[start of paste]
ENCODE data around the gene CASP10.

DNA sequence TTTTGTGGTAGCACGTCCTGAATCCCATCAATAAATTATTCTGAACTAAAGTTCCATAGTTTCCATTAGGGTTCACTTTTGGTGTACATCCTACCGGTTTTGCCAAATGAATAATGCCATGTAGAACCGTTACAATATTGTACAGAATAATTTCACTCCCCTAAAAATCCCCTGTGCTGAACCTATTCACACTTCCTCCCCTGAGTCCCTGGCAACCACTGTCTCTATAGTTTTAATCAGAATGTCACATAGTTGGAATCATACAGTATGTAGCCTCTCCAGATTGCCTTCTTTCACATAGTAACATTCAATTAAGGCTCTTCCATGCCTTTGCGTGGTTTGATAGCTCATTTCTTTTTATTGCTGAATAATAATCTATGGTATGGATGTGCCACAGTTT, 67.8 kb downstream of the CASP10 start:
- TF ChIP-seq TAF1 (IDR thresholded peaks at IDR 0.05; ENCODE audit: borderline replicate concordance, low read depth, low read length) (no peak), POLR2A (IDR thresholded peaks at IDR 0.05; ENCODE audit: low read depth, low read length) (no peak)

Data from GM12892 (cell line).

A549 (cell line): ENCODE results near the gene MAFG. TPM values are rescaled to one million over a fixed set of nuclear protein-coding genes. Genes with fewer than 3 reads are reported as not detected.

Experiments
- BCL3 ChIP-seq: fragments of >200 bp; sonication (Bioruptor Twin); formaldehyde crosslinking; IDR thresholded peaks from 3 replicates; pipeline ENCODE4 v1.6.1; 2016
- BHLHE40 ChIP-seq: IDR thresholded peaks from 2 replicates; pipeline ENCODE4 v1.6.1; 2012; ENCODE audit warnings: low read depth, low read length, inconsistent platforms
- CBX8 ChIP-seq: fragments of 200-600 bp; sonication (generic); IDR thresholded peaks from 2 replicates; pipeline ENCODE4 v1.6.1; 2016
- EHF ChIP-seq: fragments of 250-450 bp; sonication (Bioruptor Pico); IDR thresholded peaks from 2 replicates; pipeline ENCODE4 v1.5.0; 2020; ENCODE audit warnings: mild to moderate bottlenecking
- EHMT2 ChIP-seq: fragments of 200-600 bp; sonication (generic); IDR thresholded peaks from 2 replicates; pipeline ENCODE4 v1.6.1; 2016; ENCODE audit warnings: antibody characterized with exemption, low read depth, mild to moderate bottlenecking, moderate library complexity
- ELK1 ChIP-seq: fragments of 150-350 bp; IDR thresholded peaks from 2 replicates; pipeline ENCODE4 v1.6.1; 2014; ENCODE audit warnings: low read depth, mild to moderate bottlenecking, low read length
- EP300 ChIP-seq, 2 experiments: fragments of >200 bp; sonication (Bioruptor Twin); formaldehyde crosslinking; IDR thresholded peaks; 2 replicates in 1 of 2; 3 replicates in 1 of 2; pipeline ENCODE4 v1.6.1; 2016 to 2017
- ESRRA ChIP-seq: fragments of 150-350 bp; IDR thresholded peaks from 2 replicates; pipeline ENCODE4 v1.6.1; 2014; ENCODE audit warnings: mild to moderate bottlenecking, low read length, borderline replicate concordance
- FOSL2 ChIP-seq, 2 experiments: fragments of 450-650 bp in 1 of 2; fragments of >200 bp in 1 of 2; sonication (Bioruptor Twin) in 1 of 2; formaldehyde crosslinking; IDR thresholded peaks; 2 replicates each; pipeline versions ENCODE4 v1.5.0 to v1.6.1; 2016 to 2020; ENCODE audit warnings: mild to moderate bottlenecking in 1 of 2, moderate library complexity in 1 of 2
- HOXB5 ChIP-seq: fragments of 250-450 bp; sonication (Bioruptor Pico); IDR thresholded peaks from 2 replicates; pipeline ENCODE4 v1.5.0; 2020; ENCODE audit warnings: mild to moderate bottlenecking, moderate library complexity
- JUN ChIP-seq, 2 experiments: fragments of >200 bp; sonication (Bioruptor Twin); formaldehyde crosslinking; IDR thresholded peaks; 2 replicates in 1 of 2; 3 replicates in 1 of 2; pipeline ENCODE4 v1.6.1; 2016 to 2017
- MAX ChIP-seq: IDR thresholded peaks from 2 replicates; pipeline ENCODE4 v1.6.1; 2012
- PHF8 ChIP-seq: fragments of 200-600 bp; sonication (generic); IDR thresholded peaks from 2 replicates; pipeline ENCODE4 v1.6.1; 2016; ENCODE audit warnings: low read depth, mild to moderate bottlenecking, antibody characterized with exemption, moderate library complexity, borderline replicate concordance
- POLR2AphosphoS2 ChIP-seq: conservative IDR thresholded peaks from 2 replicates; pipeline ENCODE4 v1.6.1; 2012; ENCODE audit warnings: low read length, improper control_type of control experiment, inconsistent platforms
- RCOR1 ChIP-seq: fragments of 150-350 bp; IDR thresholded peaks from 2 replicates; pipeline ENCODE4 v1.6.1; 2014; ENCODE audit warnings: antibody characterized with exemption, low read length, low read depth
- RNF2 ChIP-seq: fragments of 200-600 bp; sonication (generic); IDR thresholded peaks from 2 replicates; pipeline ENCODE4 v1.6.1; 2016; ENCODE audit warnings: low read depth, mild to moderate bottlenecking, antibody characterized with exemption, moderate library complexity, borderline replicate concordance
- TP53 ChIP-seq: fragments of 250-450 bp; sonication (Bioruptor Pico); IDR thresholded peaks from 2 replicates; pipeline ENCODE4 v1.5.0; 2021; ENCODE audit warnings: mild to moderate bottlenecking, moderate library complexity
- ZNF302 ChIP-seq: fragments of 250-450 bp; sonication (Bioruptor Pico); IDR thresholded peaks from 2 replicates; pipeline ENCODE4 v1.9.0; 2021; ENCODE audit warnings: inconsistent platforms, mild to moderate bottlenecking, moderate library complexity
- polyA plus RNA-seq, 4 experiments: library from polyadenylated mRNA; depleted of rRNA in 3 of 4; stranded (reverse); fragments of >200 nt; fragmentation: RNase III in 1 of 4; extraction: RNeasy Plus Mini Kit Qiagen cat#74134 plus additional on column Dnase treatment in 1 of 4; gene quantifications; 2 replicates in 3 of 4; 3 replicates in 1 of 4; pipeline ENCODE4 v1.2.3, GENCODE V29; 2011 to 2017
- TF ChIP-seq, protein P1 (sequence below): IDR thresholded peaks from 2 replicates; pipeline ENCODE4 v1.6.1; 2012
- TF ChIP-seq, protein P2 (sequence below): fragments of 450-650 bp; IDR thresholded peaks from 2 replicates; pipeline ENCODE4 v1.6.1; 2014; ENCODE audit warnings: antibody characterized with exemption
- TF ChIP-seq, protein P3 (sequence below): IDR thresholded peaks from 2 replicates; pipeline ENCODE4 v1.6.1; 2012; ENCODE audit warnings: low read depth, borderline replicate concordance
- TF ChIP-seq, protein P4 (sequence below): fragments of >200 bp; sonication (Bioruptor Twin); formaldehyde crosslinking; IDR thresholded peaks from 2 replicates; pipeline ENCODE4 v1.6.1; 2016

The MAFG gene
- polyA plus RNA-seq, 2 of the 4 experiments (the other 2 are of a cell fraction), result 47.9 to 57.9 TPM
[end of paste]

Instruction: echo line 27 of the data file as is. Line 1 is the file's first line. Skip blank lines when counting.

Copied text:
- TF ChIP-seq, protein P2 (sequence below): fragments of 450-650 bp; IDR thresholded peaks from 2 replicates; pipeline ENCODE4 v1.6.1; 2014; ENCODE audit warnings: antibody characterized with exemption